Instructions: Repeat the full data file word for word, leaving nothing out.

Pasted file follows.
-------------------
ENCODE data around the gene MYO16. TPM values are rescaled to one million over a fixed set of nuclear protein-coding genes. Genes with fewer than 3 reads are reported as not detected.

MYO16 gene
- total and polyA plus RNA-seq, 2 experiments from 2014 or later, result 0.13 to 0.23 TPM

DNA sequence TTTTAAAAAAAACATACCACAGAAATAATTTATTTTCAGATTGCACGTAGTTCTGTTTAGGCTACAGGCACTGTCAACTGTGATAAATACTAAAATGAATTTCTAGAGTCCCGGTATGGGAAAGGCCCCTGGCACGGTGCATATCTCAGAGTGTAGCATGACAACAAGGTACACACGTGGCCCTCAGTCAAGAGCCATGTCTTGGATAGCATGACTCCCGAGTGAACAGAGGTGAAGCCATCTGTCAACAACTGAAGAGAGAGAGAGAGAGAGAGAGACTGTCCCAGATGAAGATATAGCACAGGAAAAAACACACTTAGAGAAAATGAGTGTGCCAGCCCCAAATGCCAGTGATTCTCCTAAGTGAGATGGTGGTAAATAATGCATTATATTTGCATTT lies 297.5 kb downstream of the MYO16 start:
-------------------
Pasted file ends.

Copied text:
ENCODE data around the gene MYO16. TPM values are rescaled to one million over a fixed set of nuclear protein-coding genes. Genes with fewer than 3 reads are reported as not detected.

MYO16 gene
- total and polyA plus RNA-seq, 2 experiments from 2014 or later, result 0.13 to 0.23 TPM

DNA sequence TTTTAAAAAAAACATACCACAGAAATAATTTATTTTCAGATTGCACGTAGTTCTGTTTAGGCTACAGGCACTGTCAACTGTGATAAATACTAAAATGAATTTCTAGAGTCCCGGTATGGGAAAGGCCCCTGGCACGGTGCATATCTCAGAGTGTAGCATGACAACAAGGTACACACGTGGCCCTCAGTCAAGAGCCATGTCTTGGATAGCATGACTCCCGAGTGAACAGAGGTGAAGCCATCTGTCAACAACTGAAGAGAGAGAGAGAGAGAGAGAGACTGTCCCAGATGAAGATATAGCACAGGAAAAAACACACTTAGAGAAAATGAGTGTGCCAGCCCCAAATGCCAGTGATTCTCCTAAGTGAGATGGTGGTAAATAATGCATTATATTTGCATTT lies 297.5 kb downstream of the MYO16 start: